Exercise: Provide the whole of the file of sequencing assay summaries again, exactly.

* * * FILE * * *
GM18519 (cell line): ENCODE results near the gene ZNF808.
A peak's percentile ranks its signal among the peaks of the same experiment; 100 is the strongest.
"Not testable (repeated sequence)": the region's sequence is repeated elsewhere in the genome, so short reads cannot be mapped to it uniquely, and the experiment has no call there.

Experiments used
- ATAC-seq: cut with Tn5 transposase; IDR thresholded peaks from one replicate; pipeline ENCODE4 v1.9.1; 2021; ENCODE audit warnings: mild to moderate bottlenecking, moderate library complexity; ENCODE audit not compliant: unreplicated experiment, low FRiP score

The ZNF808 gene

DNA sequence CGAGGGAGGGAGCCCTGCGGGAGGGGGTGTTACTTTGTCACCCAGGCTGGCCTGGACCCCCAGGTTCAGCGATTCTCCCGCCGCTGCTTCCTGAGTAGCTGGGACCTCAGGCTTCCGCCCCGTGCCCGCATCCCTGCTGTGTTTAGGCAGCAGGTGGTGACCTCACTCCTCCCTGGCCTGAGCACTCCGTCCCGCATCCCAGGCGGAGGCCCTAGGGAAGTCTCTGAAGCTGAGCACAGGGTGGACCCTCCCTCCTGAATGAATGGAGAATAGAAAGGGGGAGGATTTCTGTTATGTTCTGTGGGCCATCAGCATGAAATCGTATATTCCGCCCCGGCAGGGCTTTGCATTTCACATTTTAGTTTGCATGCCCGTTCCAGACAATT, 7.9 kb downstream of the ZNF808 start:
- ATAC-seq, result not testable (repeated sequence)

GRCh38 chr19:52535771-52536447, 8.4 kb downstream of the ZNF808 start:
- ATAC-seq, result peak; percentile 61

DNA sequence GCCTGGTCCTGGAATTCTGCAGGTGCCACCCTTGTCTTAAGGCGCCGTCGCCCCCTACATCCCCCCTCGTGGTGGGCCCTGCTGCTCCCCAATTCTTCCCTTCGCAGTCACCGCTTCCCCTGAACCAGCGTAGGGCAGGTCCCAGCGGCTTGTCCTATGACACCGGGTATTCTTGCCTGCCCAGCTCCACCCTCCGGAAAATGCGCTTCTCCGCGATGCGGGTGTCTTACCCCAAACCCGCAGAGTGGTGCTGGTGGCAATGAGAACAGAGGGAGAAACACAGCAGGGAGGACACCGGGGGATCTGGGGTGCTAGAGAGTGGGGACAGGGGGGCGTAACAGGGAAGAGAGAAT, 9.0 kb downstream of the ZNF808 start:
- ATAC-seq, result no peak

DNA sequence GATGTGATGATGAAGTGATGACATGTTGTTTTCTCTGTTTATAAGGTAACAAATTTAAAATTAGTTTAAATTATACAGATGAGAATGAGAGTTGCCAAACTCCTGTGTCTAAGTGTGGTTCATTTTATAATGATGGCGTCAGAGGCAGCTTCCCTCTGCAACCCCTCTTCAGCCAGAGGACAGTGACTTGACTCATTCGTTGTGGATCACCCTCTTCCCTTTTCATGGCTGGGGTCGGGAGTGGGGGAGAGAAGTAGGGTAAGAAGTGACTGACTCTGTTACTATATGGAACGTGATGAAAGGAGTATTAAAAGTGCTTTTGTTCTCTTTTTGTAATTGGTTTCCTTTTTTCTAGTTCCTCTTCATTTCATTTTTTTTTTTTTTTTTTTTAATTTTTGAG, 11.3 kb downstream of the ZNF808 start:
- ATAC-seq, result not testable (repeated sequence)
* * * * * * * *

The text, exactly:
GM18519 (cell line): ENCODE results near the gene ZNF808.
A peak's percentile ranks its signal among the peaks of the same experiment; 100 is the strongest.
"Not testable (repeated sequence)": the region's sequence is repeated elsewhere in the genome, so short reads cannot be mapped to it uniquely, and the experiment has no call there.

Experiments used
- ATAC-seq: cut with Tn5 transposase; IDR thresholded peaks from one replicate; pipeline ENCODE4 v1.9.1; 2021; ENCODE audit warnings: mild to moderate bottlenecking, moderate library complexity; ENCODE audit not compliant: unreplicated experiment, low FRiP score

The ZNF808 gene

DNA sequence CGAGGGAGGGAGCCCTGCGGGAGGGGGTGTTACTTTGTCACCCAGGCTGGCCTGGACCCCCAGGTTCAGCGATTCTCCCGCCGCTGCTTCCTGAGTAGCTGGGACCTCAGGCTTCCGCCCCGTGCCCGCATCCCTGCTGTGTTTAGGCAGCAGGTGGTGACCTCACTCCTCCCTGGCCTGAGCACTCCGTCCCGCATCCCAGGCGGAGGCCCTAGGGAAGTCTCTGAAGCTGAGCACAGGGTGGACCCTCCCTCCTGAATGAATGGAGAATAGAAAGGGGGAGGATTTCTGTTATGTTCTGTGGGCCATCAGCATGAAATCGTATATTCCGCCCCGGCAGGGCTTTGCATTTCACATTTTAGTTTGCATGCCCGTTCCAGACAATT, 7.9 kb downstream of the ZNF808 start:
- ATAC-seq, result not testable (repeated sequence)

GRCh38 chr19:52535771-52536447, 8.4 kb downstream of the ZNF808 start:
- ATAC-seq, result peak; percentile 61

DNA sequence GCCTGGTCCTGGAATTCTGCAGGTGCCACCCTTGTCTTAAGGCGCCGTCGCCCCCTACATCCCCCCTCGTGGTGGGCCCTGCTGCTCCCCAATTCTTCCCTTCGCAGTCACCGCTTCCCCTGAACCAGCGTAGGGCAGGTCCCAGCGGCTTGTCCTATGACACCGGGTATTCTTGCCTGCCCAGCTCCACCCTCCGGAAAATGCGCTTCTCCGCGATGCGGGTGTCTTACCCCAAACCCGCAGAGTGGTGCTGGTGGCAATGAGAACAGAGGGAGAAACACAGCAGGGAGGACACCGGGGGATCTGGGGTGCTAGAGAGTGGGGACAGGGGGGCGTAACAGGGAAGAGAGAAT, 9.0 kb downstream of the ZNF808 start:
- ATAC-seq, result no peak

DNA sequence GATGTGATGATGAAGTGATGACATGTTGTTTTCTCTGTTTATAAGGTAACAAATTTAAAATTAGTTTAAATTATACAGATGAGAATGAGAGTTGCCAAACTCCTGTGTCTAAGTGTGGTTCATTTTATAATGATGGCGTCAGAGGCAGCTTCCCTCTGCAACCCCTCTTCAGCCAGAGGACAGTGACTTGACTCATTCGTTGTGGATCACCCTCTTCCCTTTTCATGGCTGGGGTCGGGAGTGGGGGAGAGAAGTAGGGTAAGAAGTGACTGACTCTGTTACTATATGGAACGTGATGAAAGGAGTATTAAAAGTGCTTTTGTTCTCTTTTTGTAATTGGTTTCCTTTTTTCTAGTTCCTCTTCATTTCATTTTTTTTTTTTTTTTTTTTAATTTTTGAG, 11.3 kb downstream of the ZNF808 start:
- ATAC-seq, result not testable (repeated sequence)